Travel: Madrid

A guide to the Spanish city of food, fun and fashion.

Tourists eye tapas at Mercado San Miguel (photo credit: ORIT ARFA)
Tourists eye tapas at Mercado San Miguel
(photo credit: ORIT ARFA)
When Israelis think of a vacation in Spain, the first city that comes to mind is Barcelona, ranked as one of the top three flight destinations for Israelis in 2015. Barcelona is Spain’s premiere, glossy, postcard-worthy tourism city. But for those who want to experience a more authentic taste of Spanish food, fun and fashion with fewer tourist traps and – yes – fewer Israelis, try the Spanish capital, Madrid.
Walk into any of the hundred tapas bars lining almost every block in the Madrid city center, dominated by the happening Puerto Del Sol plaza, and you’ll understand that Israelis got this snack thing all wrong. Tapas in Israel are more like miniature meals; in Spain, they’re like open-faced sandwiches – carb and protein heaven.
This makes more sense, actually, since the primary meaning of tapa is “lid” and one theory has it that tapas were used as lids to protect drinks.

Churros and hot chocolate, a perfect Spanish breakfast (ORIT ARFA)
For an orientation, try any of the number of mercados – akin to Tel Aviv’s Sarona market – with bustling, gourmet and fashionable fast-food stands. Right off the central Plaza Mayor is Mercado San Miguel, where you can get cod, salmon, chicken and, of course, jamon (ham) tapas starting at €1.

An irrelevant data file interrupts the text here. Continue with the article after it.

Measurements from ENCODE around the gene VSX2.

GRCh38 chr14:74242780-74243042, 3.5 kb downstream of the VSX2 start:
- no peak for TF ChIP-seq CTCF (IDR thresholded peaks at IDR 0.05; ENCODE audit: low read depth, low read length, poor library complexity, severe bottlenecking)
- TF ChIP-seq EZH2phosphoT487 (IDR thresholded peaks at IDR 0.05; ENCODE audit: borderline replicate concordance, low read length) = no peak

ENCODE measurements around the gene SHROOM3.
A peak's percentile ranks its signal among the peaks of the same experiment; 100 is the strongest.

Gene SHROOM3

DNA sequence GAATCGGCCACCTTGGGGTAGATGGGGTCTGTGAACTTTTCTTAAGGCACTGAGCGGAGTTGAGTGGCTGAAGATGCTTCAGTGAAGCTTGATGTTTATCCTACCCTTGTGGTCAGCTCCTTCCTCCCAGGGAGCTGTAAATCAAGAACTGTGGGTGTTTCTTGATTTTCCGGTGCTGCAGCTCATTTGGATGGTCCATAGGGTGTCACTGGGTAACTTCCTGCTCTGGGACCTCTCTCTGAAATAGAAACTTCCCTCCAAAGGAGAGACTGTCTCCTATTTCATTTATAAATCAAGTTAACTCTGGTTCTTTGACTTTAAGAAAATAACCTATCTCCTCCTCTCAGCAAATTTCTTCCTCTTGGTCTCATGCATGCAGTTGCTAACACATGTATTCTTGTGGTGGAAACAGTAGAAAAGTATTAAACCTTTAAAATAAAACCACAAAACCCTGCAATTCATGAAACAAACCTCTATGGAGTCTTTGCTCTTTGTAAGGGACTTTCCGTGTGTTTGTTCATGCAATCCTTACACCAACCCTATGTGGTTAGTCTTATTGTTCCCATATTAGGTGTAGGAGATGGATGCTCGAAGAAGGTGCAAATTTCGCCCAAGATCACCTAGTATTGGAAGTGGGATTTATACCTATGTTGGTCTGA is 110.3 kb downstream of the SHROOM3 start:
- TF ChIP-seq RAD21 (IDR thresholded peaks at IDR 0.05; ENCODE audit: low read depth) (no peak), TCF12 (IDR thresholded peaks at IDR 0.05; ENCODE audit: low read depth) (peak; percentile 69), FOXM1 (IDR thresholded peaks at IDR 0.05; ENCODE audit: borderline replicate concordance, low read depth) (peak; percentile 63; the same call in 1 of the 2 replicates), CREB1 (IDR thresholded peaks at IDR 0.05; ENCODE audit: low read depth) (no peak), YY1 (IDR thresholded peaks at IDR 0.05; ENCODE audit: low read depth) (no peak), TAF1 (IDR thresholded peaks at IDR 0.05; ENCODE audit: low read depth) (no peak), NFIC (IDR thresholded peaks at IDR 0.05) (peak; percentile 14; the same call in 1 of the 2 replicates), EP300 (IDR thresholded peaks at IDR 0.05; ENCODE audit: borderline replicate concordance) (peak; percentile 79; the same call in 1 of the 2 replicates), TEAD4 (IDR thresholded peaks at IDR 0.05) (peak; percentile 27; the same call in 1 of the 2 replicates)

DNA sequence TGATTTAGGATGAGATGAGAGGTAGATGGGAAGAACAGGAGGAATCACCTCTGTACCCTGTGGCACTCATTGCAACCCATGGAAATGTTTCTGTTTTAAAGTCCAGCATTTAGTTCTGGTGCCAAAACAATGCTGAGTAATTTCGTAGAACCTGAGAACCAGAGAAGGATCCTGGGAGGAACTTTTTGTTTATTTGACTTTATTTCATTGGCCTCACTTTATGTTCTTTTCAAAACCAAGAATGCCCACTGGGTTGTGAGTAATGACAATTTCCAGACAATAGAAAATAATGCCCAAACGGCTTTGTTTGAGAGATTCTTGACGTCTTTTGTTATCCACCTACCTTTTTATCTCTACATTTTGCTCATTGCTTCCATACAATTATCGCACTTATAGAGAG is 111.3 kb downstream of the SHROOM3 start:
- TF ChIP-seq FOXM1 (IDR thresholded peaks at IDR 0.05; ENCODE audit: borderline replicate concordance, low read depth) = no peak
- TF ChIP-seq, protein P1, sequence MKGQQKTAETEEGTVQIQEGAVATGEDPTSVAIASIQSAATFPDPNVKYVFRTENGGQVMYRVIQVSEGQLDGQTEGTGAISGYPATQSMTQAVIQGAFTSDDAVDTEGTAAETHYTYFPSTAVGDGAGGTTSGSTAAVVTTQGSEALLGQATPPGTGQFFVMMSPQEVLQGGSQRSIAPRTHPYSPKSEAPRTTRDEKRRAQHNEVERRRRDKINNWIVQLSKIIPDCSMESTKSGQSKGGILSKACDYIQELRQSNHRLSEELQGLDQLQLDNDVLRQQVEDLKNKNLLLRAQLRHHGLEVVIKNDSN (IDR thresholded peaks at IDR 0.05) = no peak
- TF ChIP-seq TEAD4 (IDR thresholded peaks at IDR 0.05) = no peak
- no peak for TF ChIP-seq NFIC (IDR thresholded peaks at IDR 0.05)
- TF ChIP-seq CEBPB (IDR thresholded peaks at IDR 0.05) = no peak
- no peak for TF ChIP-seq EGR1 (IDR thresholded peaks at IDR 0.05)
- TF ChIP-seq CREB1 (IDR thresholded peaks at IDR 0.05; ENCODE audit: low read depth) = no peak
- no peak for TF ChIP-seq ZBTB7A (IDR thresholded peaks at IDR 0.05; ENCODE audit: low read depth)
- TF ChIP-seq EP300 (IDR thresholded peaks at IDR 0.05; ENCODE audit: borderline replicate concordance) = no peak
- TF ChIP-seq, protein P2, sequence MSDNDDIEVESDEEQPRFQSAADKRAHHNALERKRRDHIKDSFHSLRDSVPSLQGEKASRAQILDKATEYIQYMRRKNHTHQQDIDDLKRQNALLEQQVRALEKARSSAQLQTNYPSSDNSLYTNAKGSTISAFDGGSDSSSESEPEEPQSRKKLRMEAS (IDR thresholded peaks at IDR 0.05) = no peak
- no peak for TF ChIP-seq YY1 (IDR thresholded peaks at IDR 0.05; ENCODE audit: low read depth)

Madrid is not kosher-friendly, and you’ll be hard pressed to find decent salads as you would in Israel, but get on your Israeli aggression; the market is packed, and you must push your way to the counters.
Start with a €3 glass of wine to ease the food race, and don’t leave without trying the sautéed, mild pimentos. For a more urbane atmosphere, there’s Mercado San Anton, a relatively new market located in Chueca, the funky gay quarter, an area worthy of a self-made tour, but keep your eye on the clock. Most places are dead between 4 p.m. and 6 p.m. for that traditional siesta.
AFTER WORKING hours, Madrid wakes up again and locals are out and about eating those tapas – which for them are staples, not a tourist attraction.
To find the best of the ubiquitous snack, go to the La Latina bar compound. One criterion: judge each bar by the volume of locals inside, since tapas are displayed on bar counters, and you’ll want to make sure there’s a good turnover.
While bars abound with joie de vivre and Mediterranean warmth, Tel Aviv still has one up on nightlife professionalism. Madrid bars seem to lack careful attention to detail when it comes to music and lighting; some bars were alarmingly bright, while others played little or no music, and if they did, it was often from MTV or VH1. But Madrid has one up on Tel Aviv when it comes to the perfect hangover breakfast: churros and hot chocolate dip – which you can find at Maestro Churrero and the iconic Chocolateria San Gines.

Outside chocolateria San Gines (ORIT ARFA)